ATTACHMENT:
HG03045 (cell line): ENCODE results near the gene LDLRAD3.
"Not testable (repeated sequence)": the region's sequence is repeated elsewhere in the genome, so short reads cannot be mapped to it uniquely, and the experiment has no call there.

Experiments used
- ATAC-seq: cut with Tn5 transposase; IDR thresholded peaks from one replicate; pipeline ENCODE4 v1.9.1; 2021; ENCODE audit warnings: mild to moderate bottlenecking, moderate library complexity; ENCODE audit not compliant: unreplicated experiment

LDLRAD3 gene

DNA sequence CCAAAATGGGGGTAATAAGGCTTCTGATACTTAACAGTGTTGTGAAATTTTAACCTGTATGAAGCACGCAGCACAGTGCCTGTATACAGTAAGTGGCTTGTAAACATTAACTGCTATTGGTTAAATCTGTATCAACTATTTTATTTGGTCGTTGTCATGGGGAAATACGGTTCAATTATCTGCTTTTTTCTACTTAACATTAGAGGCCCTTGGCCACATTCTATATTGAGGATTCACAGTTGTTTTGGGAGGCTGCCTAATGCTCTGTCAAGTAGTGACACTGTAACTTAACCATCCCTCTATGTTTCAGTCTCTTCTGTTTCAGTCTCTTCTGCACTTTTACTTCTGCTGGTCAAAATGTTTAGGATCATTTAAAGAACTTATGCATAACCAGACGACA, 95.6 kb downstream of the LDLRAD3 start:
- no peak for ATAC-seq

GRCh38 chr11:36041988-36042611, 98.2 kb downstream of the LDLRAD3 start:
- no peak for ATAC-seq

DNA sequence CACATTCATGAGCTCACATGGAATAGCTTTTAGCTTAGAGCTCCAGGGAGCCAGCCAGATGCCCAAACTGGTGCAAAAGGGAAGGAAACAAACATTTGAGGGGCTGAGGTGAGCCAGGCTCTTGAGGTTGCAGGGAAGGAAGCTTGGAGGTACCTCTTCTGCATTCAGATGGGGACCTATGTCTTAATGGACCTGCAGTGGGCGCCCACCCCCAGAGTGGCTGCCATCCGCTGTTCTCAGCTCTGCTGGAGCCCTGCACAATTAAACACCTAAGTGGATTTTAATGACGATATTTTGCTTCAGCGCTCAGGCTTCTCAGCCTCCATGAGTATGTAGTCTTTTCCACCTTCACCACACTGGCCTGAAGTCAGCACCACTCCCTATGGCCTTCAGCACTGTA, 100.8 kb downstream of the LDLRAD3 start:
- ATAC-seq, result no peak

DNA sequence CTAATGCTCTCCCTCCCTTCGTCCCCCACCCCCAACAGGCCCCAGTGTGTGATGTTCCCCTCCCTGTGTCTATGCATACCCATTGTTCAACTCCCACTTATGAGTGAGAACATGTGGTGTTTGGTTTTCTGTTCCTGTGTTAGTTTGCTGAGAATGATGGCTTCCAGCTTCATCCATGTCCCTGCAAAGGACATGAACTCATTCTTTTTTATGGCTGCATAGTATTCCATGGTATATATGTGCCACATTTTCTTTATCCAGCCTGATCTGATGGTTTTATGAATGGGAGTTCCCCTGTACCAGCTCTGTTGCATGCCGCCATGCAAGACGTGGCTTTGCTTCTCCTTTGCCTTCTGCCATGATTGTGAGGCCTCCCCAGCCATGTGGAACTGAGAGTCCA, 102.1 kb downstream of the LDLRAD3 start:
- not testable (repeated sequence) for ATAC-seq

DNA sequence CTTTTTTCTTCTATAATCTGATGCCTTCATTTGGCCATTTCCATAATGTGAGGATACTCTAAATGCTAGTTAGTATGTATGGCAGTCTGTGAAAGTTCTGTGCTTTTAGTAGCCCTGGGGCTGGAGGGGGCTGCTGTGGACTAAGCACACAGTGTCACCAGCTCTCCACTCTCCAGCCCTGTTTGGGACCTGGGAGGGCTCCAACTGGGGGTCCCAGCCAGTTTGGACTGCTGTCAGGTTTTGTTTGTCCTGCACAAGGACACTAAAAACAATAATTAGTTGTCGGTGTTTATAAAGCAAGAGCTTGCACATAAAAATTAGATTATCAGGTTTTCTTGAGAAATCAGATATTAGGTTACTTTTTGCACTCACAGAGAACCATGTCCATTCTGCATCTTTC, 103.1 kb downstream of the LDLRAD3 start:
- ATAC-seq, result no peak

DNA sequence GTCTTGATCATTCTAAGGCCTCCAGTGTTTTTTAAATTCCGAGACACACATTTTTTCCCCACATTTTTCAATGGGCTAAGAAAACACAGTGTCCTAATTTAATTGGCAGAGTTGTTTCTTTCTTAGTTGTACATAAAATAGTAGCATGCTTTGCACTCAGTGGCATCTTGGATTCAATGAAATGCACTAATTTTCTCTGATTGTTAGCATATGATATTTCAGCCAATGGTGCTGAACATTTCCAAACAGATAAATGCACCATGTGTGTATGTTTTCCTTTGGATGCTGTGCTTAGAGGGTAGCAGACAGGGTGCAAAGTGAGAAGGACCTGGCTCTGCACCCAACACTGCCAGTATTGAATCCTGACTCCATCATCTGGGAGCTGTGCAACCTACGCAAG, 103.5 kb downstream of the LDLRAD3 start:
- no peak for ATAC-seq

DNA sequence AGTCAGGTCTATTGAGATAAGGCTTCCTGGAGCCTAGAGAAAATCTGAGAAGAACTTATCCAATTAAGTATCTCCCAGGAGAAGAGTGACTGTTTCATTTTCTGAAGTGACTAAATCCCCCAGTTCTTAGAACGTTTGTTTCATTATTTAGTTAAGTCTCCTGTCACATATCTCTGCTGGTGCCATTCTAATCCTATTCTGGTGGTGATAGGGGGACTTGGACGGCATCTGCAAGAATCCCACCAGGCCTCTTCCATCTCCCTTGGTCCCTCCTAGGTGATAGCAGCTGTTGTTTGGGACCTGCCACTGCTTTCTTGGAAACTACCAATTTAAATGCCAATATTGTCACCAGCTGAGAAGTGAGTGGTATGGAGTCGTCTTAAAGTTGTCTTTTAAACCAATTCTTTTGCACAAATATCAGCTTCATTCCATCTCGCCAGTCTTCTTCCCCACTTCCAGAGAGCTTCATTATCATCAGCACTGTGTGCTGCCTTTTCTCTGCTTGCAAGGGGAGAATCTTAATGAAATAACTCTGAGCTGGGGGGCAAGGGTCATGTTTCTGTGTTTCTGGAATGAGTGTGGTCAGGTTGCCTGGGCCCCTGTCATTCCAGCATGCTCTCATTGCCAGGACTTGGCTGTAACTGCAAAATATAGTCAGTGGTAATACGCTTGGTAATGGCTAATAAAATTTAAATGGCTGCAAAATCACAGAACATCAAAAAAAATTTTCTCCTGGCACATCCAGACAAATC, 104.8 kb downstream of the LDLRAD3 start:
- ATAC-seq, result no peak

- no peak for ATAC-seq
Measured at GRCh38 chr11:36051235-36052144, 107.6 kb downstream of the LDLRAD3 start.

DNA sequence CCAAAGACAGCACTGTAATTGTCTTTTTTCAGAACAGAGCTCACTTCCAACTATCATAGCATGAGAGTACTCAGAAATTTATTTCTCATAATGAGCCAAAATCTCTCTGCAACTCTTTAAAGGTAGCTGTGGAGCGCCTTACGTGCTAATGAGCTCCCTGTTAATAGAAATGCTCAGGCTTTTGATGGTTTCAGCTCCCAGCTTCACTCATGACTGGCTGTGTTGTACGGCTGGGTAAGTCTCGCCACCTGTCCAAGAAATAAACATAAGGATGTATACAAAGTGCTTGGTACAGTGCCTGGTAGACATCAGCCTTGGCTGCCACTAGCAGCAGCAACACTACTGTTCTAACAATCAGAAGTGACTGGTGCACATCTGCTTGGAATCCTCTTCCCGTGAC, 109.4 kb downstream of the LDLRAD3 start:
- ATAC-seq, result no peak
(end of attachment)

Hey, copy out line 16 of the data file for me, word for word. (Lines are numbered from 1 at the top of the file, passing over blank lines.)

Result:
DNA sequence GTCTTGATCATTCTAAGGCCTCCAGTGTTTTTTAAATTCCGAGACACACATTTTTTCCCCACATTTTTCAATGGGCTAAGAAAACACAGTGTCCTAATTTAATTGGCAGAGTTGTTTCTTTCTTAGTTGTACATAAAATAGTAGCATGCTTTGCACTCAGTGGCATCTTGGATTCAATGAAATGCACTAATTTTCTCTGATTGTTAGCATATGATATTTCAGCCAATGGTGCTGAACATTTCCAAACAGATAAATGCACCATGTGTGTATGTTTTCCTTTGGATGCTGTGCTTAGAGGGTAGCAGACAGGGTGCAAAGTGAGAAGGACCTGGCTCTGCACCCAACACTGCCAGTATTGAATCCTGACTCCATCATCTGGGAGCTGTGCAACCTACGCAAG, 103.5 kb downstream of the LDLRAD3 start: